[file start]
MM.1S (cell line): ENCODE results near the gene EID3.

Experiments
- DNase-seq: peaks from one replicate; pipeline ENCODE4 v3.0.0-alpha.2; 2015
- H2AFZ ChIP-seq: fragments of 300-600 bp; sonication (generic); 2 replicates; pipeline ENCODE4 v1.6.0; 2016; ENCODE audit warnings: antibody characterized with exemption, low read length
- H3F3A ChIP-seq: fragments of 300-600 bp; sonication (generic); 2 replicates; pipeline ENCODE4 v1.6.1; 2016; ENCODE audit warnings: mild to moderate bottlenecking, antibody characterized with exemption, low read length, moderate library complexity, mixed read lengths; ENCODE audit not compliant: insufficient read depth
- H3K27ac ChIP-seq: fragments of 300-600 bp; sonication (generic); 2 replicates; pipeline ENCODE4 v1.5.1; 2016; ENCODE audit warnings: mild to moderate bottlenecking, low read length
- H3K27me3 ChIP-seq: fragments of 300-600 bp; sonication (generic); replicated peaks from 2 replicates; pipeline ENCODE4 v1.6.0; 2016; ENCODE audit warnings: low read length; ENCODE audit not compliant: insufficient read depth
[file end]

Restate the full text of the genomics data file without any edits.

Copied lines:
MM.1S (cell line): ENCODE results near the gene EID3.

Experiments
- DNase-seq: peaks from one replicate; pipeline ENCODE4 v3.0.0-alpha.2; 2015
- H2AFZ ChIP-seq: fragments of 300-600 bp; sonication (generic); 2 replicates; pipeline ENCODE4 v1.6.0; 2016; ENCODE audit warnings: antibody characterized with exemption, low read length
- H3F3A ChIP-seq: fragments of 300-600 bp; sonication (generic); 2 replicates; pipeline ENCODE4 v1.6.1; 2016; ENCODE audit warnings: mild to moderate bottlenecking, antibody characterized with exemption, low read length, moderate library complexity, mixed read lengths; ENCODE audit not compliant: insufficient read depth
- H3K27ac ChIP-seq: fragments of 300-600 bp; sonication (generic); 2 replicates; pipeline ENCODE4 v1.5.1; 2016; ENCODE audit warnings: mild to moderate bottlenecking, low read length
- H3K27me3 ChIP-seq: fragments of 300-600 bp; sonication (generic); replicated peaks from 2 replicates; pipeline ENCODE4 v1.6.0; 2016; ENCODE audit warnings: low read length; ENCODE audit not compliant: insufficient read depth